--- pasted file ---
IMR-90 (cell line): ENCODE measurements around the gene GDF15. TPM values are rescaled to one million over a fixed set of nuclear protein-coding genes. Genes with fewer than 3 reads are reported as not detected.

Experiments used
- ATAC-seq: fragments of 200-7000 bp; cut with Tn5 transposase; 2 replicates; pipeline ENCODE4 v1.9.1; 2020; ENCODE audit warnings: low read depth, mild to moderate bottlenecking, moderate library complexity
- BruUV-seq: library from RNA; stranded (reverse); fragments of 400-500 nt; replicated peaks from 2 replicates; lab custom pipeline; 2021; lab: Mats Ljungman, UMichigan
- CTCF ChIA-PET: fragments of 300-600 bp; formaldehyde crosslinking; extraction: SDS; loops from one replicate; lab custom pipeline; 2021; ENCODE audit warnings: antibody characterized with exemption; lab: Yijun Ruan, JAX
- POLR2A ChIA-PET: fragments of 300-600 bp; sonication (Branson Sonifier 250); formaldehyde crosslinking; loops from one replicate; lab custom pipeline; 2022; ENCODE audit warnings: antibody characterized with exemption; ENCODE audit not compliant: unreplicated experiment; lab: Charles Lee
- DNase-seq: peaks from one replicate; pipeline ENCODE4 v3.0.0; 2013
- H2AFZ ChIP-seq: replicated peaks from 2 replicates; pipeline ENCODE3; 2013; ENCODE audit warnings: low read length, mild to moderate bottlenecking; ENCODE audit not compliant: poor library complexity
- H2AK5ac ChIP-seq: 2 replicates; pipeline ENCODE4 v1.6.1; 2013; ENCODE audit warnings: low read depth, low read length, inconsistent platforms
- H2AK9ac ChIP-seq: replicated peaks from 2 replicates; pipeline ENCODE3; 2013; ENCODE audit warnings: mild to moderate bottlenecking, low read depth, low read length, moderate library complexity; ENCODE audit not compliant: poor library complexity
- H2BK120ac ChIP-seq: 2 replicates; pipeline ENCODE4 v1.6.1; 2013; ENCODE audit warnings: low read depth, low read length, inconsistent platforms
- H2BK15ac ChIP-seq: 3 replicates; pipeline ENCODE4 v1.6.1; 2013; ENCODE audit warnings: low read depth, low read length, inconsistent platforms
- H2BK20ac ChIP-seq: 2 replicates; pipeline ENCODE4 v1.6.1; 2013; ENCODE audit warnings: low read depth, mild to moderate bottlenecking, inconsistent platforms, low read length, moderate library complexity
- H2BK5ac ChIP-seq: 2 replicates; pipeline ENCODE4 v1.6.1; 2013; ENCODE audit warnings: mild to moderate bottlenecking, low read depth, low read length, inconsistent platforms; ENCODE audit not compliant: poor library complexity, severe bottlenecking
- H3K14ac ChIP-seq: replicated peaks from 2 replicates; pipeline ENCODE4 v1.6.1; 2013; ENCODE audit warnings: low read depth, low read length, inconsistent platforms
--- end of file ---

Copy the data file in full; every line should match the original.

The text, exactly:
IMR-90 (cell line): ENCODE measurements around the gene GDF15. TPM values are rescaled to one million over a fixed set of nuclear protein-coding genes. Genes with fewer than 3 reads are reported as not detected.

Experiments used
- ATAC-seq: fragments of 200-7000 bp; cut with Tn5 transposase; 2 replicates; pipeline ENCODE4 v1.9.1; 2020; ENCODE audit warnings: low read depth, mild to moderate bottlenecking, moderate library complexity
- BruUV-seq: library from RNA; stranded (reverse); fragments of 400-500 nt; replicated peaks from 2 replicates; lab custom pipeline; 2021; lab: Mats Ljungman, UMichigan
- CTCF ChIA-PET: fragments of 300-600 bp; formaldehyde crosslinking; extraction: SDS; loops from one replicate; lab custom pipeline; 2021; ENCODE audit warnings: antibody characterized with exemption; lab: Yijun Ruan, JAX
- POLR2A ChIA-PET: fragments of 300-600 bp; sonication (Branson Sonifier 250); formaldehyde crosslinking; loops from one replicate; lab custom pipeline; 2022; ENCODE audit warnings: antibody characterized with exemption; ENCODE audit not compliant: unreplicated experiment; lab: Charles Lee
- DNase-seq: peaks from one replicate; pipeline ENCODE4 v3.0.0; 2013
- H2AFZ ChIP-seq: replicated peaks from 2 replicates; pipeline ENCODE3; 2013; ENCODE audit warnings: low read length, mild to moderate bottlenecking; ENCODE audit not compliant: poor library complexity
- H2AK5ac ChIP-seq: 2 replicates; pipeline ENCODE4 v1.6.1; 2013; ENCODE audit warnings: low read depth, low read length, inconsistent platforms
- H2AK9ac ChIP-seq: replicated peaks from 2 replicates; pipeline ENCODE3; 2013; ENCODE audit warnings: mild to moderate bottlenecking, low read depth, low read length, moderate library complexity; ENCODE audit not compliant: poor library complexity
- H2BK120ac ChIP-seq: 2 replicates; pipeline ENCODE4 v1.6.1; 2013; ENCODE audit warnings: low read depth, low read length, inconsistent platforms
- H2BK15ac ChIP-seq: 3 replicates; pipeline ENCODE4 v1.6.1; 2013; ENCODE audit warnings: low read depth, low read length, inconsistent platforms
- H2BK20ac ChIP-seq: 2 replicates; pipeline ENCODE4 v1.6.1; 2013; ENCODE audit warnings: low read depth, mild to moderate bottlenecking, inconsistent platforms, low read length, moderate library complexity
- H2BK5ac ChIP-seq: 2 replicates; pipeline ENCODE4 v1.6.1; 2013; ENCODE audit warnings: mild to moderate bottlenecking, low read depth, low read length, inconsistent platforms; ENCODE audit not compliant: poor library complexity, severe bottlenecking
- H3K14ac ChIP-seq: replicated peaks from 2 replicates; pipeline ENCODE4 v1.6.1; 2013; ENCODE audit warnings: low read depth, low read length, inconsistent platforms